Paper Recycling in Australia – 5 Easy Steps to Remember
Who has put shredded paper in the recycling? yep, me too – oops. How about paper contaminated with food? yep, done that also – another oops. What about coffee cups? and tissue paper? this list goes on. It can get very confusing and this is why I have pulled together 5 Easy Steps to Remember when Paper Recycling in Australia.
Rule 1: Size Matters – Must be a Fist Size or Bigger
All items going to recycling, including aluminium foil needs to be the size of your fist or bigger. This is due to smaller items ending up as waste during the recycling processing. See article on shredded paper for more details.
Another size that matters for paper recycling is how light the paper is. If it is light weight like tissue paper then it should not be recycled and instead be used for composting.
Rule 2: C is Composting – Food Contamination is for Composting not Recycling
A very common cause of recycling contamination is food and plastics. All paper and cardboard that is contaminated with food needs to go with your green waste or composting. So a good rule of thumb is that if there is food contamination then separate the contaminated piece for composting and place the rest in the recycling bin.
Note: for plastic contamination, such as the plastic on a tissue box, the plastic needs to be removed for disposal in the RedCycle bin and the paper disposed of in the recycling bin.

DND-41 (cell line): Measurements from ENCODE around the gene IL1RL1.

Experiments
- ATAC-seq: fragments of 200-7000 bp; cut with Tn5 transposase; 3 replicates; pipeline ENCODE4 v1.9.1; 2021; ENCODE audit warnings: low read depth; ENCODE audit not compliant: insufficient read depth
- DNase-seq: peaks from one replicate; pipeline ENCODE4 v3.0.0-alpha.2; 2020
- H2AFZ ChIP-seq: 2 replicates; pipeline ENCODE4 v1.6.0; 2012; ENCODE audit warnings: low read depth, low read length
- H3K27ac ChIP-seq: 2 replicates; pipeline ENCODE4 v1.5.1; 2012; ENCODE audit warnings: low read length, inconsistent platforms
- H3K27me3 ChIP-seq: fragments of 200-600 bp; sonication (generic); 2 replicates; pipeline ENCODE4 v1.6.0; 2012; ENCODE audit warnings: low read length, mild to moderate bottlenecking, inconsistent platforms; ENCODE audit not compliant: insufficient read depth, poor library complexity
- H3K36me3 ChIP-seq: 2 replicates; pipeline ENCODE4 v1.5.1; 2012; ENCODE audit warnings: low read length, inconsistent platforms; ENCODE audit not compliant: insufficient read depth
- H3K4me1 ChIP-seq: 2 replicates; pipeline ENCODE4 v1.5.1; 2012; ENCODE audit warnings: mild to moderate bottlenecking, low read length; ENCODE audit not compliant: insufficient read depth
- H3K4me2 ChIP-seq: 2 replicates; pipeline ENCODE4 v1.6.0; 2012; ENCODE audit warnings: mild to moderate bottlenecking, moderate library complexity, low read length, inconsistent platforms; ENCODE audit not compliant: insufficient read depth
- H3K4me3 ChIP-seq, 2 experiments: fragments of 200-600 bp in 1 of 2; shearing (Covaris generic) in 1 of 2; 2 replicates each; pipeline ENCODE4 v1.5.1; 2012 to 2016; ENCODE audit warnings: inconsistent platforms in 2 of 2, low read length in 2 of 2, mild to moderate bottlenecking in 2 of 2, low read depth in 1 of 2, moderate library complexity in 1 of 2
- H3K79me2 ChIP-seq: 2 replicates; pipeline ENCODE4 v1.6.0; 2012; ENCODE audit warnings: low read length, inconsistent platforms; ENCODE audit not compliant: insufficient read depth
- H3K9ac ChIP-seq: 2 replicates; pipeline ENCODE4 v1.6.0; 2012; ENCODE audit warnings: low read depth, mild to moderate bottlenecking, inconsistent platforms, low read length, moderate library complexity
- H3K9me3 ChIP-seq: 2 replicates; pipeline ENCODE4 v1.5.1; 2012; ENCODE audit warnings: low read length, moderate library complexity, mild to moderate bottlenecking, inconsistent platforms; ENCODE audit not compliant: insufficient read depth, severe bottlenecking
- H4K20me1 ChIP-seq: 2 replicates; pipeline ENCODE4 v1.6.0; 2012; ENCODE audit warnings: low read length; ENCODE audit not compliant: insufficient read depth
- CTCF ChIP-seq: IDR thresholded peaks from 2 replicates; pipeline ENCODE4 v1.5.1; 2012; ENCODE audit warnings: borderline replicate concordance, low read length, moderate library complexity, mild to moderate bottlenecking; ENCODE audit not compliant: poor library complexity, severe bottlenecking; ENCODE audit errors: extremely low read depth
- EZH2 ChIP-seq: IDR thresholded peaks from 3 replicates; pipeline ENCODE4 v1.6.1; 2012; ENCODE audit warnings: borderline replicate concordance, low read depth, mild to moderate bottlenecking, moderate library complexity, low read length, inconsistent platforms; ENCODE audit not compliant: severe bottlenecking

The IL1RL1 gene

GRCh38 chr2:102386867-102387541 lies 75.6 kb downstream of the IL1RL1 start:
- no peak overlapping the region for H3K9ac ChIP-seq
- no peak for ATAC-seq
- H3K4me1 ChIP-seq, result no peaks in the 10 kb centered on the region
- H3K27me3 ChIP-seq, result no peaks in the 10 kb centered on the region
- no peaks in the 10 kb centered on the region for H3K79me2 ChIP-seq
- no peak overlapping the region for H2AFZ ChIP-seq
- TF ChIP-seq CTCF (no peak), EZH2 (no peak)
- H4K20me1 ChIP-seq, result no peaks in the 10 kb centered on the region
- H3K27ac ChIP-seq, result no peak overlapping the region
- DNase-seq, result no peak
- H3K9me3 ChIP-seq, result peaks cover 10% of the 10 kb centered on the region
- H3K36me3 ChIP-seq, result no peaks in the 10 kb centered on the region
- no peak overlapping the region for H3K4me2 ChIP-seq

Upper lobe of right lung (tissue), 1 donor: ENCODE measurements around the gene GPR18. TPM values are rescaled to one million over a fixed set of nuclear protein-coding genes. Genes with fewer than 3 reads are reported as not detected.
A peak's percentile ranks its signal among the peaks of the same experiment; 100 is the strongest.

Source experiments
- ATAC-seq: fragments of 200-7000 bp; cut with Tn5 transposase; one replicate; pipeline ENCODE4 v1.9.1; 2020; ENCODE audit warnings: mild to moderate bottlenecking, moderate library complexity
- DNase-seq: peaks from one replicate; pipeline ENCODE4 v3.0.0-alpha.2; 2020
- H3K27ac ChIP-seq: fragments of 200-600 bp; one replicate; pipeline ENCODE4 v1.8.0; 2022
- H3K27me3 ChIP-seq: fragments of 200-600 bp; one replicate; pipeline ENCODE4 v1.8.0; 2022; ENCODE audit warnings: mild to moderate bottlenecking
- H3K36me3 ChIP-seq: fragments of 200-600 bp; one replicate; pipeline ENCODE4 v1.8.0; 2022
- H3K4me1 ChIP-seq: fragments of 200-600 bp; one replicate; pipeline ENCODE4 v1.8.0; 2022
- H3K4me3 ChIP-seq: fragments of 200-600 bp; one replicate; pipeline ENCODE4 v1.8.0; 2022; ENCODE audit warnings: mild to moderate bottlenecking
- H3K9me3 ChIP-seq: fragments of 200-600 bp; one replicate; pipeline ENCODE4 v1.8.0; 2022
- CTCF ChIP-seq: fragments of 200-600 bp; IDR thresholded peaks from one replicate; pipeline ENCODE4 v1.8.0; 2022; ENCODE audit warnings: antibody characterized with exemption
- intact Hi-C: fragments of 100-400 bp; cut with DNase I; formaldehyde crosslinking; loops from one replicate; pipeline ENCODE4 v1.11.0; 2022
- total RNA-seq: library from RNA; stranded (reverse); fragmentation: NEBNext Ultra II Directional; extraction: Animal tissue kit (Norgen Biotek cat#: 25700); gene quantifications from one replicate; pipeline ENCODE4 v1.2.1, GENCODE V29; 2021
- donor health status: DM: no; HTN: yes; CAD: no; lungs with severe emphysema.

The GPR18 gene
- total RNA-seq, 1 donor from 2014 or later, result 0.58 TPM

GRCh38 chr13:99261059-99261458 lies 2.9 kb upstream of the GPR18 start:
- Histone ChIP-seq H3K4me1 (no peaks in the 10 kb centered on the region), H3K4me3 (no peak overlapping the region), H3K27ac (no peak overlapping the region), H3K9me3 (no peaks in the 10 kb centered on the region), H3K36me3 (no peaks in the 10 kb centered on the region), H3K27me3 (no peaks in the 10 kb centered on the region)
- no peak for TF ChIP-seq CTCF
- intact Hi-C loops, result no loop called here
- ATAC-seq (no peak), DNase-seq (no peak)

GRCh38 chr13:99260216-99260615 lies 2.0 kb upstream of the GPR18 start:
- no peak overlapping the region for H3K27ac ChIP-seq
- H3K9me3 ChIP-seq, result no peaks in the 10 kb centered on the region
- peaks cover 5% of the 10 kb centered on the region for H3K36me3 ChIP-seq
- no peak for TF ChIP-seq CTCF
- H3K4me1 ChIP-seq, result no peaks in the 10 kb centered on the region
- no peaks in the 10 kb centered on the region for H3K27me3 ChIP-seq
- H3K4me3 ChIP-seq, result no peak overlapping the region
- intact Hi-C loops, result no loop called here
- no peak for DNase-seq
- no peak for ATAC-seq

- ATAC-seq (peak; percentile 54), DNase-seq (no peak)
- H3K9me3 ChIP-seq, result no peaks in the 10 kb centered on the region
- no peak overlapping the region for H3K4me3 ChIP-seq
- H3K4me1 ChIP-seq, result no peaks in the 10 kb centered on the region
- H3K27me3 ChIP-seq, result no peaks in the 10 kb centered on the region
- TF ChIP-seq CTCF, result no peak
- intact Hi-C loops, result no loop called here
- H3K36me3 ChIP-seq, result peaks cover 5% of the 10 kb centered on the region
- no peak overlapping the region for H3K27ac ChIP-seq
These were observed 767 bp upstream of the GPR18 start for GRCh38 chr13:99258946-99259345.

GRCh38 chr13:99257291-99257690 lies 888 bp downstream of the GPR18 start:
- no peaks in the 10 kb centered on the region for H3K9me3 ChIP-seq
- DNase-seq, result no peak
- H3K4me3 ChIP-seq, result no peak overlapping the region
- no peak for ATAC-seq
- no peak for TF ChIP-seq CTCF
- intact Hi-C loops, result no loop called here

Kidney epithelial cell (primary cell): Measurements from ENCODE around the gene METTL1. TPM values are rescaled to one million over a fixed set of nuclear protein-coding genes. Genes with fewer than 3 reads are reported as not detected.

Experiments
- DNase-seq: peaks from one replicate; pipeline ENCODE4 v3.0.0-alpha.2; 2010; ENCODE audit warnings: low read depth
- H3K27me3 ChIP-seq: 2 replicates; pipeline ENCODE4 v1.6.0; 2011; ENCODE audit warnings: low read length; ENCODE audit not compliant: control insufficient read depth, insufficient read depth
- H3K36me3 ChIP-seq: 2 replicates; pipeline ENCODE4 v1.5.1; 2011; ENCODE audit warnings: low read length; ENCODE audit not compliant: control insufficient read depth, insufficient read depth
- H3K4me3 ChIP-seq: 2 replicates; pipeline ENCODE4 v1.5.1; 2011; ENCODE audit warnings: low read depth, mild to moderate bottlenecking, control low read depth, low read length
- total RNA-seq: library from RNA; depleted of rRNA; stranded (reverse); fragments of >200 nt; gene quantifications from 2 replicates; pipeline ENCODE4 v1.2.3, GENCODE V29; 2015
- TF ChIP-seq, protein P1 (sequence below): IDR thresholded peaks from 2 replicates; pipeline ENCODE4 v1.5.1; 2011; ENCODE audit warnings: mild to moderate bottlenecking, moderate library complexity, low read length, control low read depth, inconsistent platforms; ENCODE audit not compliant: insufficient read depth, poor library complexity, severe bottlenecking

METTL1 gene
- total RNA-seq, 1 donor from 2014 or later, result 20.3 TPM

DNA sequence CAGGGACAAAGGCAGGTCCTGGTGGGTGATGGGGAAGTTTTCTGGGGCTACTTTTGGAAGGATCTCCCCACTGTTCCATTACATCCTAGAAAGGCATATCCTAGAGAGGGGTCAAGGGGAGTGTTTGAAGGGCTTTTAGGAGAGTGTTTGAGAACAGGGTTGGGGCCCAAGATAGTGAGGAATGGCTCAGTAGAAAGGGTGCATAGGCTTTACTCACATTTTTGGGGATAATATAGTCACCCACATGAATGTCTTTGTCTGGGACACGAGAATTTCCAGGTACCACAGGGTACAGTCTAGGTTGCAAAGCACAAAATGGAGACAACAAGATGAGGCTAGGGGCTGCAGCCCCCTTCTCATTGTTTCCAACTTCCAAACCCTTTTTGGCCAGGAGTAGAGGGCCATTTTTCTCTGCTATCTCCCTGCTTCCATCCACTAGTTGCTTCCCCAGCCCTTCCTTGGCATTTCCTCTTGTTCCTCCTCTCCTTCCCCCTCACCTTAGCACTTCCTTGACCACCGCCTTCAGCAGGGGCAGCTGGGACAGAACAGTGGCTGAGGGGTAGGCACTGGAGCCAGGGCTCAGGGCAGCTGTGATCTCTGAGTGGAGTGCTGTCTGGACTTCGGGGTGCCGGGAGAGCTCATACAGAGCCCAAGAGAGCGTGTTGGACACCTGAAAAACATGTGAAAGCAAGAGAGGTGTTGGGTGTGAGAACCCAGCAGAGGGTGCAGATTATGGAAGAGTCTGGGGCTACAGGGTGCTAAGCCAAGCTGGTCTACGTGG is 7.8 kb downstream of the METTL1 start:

Rule 3: R is for Recycling – Paper you Read can be Recycled
Magazines, books, newspapers, even your school report on marsupials should go in the recycling process. It is recommended that staples be removed and the books have the cover separated however this is not mandatory.
Rule 4: Buy Recycled Paper
In the circular economy that we live, we have an opportunity to drive better outcomes – such as manufacturers wanting more paper recycling because consumers are only buying products which include recycled material.
Rule 5: Paper Cups for Hot Drinks can NOT be Recycled
This may come as a surprise, particularly because milk cartons which appear similar to coffee cups can be recycled however paper cups for hot drinks are not recyclable. The reason is because the recycling facilities in Australia can not (as of early 2019) process coffee and other hot drink cups.
Until these cups can be recycled, people should rely on reusable cups and push their local governments to take action.
See video below for the UK coffee cup recycling solution.
[…] This is a challenging issue with most restaurants having had to close their seating and pivot to takeaway. This pivot has increased the consumption of single use plastic takeaway containers and coffee cups (for more on coffee cups see link). […]